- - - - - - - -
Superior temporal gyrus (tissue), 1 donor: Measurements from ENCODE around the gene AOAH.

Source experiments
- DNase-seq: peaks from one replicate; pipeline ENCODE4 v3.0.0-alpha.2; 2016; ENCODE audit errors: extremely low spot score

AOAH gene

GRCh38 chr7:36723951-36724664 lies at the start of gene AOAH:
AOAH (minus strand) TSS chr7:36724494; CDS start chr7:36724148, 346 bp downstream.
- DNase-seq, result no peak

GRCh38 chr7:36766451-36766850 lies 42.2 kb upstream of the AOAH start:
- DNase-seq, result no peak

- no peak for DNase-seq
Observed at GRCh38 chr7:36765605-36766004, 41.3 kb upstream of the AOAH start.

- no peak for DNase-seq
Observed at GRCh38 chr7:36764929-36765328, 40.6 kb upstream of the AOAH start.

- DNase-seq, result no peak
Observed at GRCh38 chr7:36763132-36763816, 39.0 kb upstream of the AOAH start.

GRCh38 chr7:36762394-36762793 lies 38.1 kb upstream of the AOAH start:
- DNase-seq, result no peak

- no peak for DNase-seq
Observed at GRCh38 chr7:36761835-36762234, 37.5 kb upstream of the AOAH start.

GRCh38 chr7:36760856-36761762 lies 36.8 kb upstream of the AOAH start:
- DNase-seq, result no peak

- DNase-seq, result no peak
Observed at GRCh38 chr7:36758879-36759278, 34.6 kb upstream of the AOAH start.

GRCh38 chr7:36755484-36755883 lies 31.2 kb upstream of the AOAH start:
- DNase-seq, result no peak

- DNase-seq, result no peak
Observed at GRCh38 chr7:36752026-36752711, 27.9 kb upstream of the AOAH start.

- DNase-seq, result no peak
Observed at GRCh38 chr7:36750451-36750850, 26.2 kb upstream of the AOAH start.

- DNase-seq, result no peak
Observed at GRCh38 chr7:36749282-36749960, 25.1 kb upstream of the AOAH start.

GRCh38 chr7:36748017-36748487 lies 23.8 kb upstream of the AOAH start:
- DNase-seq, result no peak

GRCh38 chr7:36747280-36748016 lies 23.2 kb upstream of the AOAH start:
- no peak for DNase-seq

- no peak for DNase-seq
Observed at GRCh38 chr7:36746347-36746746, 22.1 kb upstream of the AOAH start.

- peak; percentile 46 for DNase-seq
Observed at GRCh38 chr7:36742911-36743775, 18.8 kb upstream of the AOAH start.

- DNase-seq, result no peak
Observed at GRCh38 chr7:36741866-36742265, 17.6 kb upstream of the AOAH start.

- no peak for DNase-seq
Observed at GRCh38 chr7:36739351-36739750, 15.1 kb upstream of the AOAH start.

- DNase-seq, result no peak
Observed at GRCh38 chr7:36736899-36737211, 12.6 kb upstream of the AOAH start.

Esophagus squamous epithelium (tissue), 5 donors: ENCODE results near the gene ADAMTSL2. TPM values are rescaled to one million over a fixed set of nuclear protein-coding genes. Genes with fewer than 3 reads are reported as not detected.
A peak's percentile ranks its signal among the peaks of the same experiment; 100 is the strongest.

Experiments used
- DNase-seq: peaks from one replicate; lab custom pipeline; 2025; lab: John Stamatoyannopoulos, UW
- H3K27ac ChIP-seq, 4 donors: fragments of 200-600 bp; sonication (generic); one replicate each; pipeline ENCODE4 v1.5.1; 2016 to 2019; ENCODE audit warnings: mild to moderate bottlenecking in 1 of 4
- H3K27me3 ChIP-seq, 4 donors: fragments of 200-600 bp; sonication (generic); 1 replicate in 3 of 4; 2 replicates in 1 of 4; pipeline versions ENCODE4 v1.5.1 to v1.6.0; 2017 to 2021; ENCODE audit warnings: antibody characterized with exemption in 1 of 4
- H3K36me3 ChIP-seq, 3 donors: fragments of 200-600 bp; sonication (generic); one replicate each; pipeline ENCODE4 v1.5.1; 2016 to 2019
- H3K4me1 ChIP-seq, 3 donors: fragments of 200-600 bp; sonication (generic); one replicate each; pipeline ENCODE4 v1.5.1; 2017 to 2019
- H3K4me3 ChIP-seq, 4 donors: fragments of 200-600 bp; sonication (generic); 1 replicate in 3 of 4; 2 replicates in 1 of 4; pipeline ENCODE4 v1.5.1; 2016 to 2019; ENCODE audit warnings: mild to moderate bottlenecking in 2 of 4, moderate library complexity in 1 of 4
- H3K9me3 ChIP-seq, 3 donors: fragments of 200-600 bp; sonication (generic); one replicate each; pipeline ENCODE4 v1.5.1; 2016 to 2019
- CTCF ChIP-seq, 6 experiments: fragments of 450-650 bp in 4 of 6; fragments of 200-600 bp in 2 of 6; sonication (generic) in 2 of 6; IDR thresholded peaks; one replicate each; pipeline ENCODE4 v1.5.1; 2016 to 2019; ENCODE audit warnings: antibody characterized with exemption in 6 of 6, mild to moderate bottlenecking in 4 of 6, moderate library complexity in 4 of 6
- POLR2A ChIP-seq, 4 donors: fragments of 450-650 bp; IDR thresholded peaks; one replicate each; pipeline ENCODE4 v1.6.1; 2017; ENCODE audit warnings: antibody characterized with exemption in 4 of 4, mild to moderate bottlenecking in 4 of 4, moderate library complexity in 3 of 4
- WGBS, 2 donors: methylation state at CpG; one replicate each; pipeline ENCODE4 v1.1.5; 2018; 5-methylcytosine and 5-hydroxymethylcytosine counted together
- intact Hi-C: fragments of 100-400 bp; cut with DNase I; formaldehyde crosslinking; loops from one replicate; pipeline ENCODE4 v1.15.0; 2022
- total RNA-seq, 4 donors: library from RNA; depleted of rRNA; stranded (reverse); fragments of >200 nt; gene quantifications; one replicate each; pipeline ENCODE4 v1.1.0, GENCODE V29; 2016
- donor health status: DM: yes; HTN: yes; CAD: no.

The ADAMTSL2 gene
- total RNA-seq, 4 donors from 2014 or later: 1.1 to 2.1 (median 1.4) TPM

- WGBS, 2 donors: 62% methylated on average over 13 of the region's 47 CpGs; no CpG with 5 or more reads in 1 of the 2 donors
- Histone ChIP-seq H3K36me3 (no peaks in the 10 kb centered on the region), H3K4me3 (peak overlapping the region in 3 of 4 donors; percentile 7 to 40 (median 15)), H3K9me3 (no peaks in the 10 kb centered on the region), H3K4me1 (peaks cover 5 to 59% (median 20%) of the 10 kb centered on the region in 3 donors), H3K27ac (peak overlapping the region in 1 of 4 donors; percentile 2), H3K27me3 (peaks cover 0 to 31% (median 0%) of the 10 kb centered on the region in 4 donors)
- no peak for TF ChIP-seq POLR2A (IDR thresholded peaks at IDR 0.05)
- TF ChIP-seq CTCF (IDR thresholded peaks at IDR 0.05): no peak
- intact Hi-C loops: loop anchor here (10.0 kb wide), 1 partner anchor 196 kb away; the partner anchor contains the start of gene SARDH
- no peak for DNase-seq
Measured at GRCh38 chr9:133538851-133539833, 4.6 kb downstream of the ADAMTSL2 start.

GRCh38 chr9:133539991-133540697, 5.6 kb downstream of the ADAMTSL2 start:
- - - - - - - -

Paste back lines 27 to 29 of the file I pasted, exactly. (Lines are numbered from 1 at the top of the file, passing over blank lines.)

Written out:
Observed at GRCh38 chr7:36752026-36752711, 27.9 kb upstream of the AOAH start.

- DNase-seq, result no peak
Observed at GRCh38 chr7:36750451-36750850, 26.2 kb upstream of the AOAH start.